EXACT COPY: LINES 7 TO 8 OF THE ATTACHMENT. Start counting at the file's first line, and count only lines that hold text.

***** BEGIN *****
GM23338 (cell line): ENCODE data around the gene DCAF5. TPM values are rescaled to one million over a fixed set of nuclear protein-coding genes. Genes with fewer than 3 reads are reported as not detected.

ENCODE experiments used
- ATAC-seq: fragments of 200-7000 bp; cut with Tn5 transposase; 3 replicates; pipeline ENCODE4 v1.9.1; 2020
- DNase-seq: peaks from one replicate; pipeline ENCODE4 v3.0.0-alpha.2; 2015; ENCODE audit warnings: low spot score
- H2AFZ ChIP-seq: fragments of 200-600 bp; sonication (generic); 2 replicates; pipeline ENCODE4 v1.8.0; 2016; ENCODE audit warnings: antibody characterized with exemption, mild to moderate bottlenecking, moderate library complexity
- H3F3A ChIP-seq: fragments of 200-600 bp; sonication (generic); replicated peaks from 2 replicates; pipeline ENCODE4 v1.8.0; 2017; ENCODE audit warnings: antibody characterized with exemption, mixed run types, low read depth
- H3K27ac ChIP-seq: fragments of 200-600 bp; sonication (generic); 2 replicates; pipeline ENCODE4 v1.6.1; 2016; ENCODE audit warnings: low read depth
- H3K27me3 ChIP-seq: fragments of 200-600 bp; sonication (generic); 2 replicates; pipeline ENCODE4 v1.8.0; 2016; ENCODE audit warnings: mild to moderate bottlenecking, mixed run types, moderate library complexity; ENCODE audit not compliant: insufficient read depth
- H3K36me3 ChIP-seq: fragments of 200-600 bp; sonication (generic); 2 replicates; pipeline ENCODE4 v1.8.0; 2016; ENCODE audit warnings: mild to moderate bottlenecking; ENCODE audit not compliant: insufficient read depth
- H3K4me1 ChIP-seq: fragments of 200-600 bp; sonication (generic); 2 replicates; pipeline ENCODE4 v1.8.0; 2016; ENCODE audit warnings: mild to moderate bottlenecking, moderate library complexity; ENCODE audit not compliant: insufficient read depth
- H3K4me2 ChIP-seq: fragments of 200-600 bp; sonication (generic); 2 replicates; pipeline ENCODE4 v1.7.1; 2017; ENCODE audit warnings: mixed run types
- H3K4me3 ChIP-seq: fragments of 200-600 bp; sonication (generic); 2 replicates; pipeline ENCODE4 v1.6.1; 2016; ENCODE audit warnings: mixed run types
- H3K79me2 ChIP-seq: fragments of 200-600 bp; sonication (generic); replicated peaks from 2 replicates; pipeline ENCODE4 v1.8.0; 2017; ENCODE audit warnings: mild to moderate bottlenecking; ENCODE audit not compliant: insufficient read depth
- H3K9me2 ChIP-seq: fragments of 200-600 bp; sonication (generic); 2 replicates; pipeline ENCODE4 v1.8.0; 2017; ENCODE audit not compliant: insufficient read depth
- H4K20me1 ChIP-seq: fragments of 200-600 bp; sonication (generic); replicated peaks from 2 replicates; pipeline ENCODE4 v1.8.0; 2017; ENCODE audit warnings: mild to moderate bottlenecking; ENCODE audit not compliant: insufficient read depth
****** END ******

- H3K27ac ChIP-seq: fragments of 200-600 bp; sonication (generic); 2 replicates; pipeline ENCODE4 v1.6.1; 2016; ENCODE audit warnings: low read depth
- H3K27me3 ChIP-seq: fragments of 200-600 bp; sonication (generic); 2 replicates; pipeline ENCODE4 v1.8.0; 2016; ENCODE audit warnings: mild to moderate bottlenecking, mixed run types, moderate library complexity; ENCODE audit not compliant: insufficient read depth